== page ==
ON Thursday, March 30, a journalist with the International Centre for Investigative Reporting (The ICIR), Sinafi Omanga, was a victim of a mob attack, causing him bodily harm and broken spectacles.
The horror, according to the victim, lasted for about two hours.
The attack was led by a man and a woman who identified themselves as soldiers in the Nigerian Army. The man was in uniform.
It occurred at Mombasa Street, Wuse Zone 5, in the Abuja Municipal Area Council (AMAC) District of the Federal Capital Territory (FCT), Abuja.
Narrating his ordeal, Omanga, a co-host of The ICIR’s Eye On The Street, a weekly vox-pop programme, said two men who dressed as military personnel were part of the mob that attacked him.
The journalist had noticed a case of jungle justice against two men accused of stealing a mobile phone, and had picked up his device to record the incident when they pounced on him.
“One of those who identified themselves as soldiers wore an Army uniform though I couldn’t get his name.
“They tortured me mercilessly, which caused parts of my head to swell up after threatening severally to kill me,” he said, adding that a member of the mob, the tallest and most brutal of them that others called Dogo, was bent on hitting him with a big rod that could have ended his life.
“He told me I was lucky there was no broken bottle nearby,” he said.
Omanga, who sounded disturbed even when narrating his account, said he was carrying out his constitutional duty as a journalist when the incident occurred.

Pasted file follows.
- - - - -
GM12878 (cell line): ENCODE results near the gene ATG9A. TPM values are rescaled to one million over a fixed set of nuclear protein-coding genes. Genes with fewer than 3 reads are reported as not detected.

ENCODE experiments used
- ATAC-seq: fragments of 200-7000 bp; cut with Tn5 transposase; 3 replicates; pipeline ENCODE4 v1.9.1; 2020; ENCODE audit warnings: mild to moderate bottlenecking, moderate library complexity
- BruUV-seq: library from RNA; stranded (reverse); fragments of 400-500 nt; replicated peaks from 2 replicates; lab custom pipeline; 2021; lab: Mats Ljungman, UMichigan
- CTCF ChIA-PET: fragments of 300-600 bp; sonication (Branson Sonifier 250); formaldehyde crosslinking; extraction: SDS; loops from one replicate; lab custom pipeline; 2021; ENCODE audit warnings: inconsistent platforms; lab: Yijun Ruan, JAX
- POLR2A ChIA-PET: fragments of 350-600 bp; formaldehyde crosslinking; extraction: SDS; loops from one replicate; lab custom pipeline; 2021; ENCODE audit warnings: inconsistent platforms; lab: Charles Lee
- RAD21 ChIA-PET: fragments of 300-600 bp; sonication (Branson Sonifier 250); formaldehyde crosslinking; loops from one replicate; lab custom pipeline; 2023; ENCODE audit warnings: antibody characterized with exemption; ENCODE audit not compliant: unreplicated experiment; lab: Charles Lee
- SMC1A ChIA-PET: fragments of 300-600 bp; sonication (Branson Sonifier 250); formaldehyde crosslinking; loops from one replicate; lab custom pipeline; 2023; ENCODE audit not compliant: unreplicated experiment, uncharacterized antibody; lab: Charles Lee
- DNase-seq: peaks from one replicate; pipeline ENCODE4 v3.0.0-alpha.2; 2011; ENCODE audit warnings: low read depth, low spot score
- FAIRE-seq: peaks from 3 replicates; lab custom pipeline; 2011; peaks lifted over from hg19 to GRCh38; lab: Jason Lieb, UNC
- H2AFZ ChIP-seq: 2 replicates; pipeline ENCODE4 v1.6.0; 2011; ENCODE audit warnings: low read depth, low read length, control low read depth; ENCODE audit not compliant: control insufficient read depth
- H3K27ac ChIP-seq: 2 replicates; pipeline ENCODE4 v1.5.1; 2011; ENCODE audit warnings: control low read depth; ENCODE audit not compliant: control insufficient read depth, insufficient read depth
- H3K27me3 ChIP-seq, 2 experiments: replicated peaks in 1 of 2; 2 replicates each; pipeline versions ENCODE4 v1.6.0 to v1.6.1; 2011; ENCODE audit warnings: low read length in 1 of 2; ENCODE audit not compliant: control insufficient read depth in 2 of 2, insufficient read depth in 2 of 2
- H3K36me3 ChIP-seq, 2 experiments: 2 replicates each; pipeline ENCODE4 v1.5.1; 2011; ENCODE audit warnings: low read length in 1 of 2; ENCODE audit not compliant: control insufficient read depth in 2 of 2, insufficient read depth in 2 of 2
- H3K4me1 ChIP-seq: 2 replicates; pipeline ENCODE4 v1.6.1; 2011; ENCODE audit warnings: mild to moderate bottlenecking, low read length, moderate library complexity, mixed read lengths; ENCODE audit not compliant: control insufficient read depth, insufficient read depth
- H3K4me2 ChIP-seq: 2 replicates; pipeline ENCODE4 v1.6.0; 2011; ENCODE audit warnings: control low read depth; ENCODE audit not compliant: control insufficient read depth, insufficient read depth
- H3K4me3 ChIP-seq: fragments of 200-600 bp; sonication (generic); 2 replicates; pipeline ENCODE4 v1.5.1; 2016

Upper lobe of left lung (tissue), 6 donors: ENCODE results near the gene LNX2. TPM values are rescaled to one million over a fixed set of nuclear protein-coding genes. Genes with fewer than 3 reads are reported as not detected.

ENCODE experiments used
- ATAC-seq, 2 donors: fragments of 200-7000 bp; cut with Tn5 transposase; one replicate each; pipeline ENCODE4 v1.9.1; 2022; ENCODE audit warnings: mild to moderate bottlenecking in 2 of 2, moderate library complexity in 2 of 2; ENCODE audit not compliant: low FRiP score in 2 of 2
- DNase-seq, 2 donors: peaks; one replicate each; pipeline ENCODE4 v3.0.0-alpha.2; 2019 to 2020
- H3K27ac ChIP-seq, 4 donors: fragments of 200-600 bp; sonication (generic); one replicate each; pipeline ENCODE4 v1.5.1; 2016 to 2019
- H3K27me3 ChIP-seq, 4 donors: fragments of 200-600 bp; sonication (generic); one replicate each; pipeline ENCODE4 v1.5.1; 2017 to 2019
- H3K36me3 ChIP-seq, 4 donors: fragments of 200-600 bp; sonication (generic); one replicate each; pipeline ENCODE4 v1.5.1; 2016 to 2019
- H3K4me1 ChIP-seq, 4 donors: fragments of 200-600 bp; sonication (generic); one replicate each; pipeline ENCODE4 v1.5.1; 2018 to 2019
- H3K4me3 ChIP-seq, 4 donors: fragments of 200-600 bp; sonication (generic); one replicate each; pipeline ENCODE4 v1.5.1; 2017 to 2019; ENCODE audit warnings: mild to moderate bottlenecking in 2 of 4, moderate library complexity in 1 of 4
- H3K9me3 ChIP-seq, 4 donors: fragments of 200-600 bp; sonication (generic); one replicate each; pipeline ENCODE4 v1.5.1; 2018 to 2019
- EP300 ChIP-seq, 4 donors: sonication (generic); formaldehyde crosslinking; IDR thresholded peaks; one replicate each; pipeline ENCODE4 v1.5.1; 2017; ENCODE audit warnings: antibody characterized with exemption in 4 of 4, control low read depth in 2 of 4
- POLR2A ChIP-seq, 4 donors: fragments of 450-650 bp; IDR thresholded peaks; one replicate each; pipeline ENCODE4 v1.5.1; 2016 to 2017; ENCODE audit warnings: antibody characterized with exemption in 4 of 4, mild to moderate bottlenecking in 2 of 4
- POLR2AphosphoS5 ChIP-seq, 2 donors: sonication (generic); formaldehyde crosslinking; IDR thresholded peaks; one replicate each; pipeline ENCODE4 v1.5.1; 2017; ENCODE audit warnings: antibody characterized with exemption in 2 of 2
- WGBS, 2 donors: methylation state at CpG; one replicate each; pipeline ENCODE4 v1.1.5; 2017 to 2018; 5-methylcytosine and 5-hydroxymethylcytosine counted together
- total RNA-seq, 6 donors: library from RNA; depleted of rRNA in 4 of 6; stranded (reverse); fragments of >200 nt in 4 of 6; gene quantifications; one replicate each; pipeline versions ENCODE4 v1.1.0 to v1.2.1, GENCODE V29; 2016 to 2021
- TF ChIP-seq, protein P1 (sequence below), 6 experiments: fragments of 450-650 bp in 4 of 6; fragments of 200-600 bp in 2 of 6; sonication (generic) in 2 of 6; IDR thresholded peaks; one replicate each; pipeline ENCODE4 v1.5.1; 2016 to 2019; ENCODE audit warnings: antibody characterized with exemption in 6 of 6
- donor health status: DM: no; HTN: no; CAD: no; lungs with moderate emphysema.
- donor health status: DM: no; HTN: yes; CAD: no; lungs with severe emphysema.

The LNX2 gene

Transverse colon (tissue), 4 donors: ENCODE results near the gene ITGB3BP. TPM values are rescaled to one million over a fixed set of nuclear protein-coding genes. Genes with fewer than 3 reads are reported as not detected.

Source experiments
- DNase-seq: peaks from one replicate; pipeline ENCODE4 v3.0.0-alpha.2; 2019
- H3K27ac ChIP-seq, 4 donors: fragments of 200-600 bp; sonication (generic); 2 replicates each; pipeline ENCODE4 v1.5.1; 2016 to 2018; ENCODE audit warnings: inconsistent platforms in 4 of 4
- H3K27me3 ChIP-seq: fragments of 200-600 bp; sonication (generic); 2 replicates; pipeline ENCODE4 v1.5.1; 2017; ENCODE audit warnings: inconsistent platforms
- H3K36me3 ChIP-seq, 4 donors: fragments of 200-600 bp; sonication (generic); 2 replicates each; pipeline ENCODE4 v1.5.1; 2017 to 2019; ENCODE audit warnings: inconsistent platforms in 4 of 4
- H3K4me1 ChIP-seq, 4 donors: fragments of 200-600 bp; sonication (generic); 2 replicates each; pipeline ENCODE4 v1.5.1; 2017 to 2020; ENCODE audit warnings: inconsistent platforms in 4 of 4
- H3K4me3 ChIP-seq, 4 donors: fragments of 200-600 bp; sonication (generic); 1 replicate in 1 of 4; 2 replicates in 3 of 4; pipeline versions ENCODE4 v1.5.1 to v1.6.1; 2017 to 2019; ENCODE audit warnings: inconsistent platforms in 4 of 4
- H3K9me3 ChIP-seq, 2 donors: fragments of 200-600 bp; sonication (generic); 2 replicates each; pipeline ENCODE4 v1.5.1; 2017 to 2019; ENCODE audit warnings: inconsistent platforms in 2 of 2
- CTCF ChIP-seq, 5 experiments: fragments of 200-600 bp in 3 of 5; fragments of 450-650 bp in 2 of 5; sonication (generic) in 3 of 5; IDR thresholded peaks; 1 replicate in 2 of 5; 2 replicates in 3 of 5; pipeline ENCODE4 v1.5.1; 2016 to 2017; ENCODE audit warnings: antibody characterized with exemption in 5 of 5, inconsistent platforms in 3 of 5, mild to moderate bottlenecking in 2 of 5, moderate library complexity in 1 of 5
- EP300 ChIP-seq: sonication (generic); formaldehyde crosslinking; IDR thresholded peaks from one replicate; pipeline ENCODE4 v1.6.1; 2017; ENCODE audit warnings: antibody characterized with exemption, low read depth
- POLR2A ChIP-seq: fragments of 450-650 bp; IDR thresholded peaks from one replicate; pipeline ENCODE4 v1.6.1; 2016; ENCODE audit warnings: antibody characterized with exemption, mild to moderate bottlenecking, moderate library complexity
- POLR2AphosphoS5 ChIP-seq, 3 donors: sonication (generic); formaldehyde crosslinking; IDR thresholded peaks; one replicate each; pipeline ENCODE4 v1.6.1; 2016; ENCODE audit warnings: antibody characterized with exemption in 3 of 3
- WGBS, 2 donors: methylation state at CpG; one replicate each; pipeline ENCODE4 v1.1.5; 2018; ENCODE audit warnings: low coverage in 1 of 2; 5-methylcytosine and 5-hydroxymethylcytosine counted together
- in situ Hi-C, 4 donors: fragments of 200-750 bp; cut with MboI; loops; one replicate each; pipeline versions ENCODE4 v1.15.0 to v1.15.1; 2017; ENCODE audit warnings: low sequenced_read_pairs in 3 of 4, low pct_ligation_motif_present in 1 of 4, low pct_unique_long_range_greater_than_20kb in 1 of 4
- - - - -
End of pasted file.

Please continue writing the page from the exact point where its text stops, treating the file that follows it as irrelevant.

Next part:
Beyond the physical assaults, he disclosed he was forced to pay the sum of N4,000 into a third party’s account.
He contacted a colleague, Sadiq Aliyu, who paid on his behalf via the O’pay mobile money platform.
The name on the recipient’s account, based on the generated payment receipt, is Emmanuel Lkechukwu Duru.
“They stole my wristwatch, N5,000 cash in my bag, tore my shirt and destroyed my medicated eyeglasses.
“Upon destroying my eyeglasses, my eyes became the primary target for their punches.
“They also forced me to pay a sum of N4,000 to an Opay account: 79326376, bearing the name Emmanuel Duru before releasing my phone back to me,” Omanga added.
The receipt from the transaction.
They further deleted important files from his phone, including footage and pictures of the jungle justice.
Opay accounts are usually created through customers’ mobile phone numbers. Thus, The ICIR repeatedly contacted the account user, but the phone line was unreachable. Another attempt was made on Saturday, April 1, but the phone was reportedly switched off.
This is not the first time journalists have been attacked while discharging their duties.
For instance, in the last general elections, the Committee for the Protection of Journalists (CPJ) disclosed that at least 14 journalists were attacked or detained during the election coverage.
The ICIR’s Executive Director, Dayo Aiyetan, was among the assaulted journalists.
“Nigerian authorities should immediately and unconditionally release journalist Haruna Mohammed Salisu, and bring to account all those responsible for intimidating and attacking, at least, 13 other journalists and media workers.
“Press freedom is an integral component of Nigerian democracy, and the media should be able to cover national polls without fear of reprisals,” CPJ’s Africa programme director, Angela Quintal stated, reacting to the trend.
In 2022, 67 journalists were killed globally. This is according to the CPJ.
Omanga’s incident has since been reported to the police authority in the Wuse district of the FCT.